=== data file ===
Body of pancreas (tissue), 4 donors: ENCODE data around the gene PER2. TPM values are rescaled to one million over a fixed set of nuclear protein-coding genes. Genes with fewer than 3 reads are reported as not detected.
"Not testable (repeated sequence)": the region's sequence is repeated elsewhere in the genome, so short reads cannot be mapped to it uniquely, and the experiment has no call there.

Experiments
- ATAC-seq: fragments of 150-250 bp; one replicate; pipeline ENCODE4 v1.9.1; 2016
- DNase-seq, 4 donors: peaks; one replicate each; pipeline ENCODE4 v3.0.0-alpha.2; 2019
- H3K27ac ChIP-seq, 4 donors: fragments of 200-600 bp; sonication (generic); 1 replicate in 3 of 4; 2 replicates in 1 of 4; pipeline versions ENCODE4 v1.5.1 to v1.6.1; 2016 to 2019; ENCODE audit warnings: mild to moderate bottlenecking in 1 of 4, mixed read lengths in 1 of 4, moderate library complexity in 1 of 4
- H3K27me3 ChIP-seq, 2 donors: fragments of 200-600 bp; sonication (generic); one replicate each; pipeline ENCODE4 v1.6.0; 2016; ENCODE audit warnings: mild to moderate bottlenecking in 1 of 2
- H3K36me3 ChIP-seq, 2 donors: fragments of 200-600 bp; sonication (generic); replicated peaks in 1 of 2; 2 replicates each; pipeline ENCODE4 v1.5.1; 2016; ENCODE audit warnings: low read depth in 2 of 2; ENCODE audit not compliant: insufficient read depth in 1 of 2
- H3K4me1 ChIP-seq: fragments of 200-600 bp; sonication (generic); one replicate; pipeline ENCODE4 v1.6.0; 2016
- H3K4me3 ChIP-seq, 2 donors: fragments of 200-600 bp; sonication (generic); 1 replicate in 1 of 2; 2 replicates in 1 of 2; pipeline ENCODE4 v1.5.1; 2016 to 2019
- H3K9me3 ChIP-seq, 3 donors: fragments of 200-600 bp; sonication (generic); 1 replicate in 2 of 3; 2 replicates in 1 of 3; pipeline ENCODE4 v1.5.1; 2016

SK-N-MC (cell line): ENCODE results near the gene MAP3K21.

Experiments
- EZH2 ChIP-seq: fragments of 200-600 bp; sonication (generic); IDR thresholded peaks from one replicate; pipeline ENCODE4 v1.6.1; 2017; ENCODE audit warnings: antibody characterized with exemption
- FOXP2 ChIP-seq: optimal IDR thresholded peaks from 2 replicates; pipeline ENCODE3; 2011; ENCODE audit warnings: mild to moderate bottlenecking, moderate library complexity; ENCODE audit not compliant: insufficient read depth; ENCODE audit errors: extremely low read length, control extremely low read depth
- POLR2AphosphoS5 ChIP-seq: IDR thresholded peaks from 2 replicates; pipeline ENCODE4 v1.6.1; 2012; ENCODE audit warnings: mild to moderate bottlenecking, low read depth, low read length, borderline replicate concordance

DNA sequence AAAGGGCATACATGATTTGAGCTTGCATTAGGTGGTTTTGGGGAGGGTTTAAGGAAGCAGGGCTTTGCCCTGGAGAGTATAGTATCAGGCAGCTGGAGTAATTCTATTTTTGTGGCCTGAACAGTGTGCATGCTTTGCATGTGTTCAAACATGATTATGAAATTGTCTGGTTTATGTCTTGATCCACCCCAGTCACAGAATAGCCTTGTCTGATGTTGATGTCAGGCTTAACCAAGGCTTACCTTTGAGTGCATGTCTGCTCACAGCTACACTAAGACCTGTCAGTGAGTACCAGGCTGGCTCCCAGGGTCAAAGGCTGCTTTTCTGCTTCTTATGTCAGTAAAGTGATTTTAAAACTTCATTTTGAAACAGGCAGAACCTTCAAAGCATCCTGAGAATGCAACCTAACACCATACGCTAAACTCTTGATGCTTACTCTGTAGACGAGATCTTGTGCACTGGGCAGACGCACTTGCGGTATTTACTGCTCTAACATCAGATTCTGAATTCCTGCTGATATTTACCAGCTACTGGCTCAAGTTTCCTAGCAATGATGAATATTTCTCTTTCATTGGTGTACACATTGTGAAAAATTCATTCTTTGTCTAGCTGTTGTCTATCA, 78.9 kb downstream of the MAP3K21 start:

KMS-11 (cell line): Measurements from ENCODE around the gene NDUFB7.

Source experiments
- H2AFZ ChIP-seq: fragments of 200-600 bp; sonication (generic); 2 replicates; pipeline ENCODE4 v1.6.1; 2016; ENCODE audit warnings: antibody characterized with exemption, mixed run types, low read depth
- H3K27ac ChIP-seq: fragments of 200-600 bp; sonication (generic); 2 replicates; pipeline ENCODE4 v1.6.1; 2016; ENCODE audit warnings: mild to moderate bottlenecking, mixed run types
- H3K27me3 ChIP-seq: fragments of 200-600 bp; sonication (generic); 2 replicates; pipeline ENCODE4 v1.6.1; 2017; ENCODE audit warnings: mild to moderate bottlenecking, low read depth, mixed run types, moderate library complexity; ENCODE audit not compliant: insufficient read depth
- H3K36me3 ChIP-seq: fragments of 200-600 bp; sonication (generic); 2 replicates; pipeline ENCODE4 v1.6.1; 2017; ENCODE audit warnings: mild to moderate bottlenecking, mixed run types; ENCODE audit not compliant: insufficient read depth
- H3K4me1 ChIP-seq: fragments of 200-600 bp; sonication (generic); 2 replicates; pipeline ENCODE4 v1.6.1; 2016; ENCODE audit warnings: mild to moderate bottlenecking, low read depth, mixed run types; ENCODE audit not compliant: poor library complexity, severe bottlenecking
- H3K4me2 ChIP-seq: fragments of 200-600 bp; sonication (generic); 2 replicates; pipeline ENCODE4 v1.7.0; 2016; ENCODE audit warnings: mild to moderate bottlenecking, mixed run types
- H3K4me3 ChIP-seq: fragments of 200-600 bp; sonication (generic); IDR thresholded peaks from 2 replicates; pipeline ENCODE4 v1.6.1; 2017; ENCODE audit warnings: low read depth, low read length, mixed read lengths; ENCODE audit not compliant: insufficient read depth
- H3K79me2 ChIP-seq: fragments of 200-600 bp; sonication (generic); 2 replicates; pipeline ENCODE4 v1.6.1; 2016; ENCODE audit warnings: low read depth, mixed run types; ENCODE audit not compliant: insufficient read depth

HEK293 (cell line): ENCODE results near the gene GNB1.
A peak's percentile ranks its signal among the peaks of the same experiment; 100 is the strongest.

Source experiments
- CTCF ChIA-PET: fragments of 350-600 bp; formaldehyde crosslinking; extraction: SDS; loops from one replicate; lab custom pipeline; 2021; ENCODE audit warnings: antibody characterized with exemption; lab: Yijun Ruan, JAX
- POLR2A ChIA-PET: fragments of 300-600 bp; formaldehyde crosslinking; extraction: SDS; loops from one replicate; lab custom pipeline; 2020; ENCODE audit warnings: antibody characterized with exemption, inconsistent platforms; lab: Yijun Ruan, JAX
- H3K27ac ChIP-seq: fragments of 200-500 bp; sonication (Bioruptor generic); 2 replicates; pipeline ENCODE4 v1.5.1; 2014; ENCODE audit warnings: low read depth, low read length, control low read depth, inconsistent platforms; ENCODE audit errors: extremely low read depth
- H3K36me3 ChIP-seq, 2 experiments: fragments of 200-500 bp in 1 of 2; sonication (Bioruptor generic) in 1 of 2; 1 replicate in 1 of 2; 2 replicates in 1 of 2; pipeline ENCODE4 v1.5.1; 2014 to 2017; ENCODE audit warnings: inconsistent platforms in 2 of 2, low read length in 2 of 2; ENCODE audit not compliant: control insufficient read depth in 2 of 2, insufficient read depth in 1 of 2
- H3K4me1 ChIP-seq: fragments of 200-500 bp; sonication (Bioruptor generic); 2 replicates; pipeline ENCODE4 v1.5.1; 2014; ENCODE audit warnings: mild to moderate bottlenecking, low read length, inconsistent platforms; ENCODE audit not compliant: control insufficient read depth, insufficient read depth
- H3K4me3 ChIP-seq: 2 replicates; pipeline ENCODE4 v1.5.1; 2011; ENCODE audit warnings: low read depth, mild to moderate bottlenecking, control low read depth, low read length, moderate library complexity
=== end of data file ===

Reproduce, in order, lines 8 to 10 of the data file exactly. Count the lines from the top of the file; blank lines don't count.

- H3K36me3 ChIP-seq, 2 donors: fragments of 200-600 bp; sonication (generic); replicated peaks in 1 of 2; 2 replicates each; pipeline ENCODE4 v1.5.1; 2016; ENCODE audit warnings: low read depth in 2 of 2; ENCODE audit not compliant: insufficient read depth in 1 of 2
- H3K4me1 ChIP-seq: fragments of 200-600 bp; sonication (generic); one replicate; pipeline ENCODE4 v1.6.0; 2016
- H3K4me3 ChIP-seq, 2 donors: fragments of 200-600 bp; sonication (generic); 1 replicate in 1 of 2; 2 replicates in 1 of 2; pipeline ENCODE4 v1.5.1; 2016 to 2019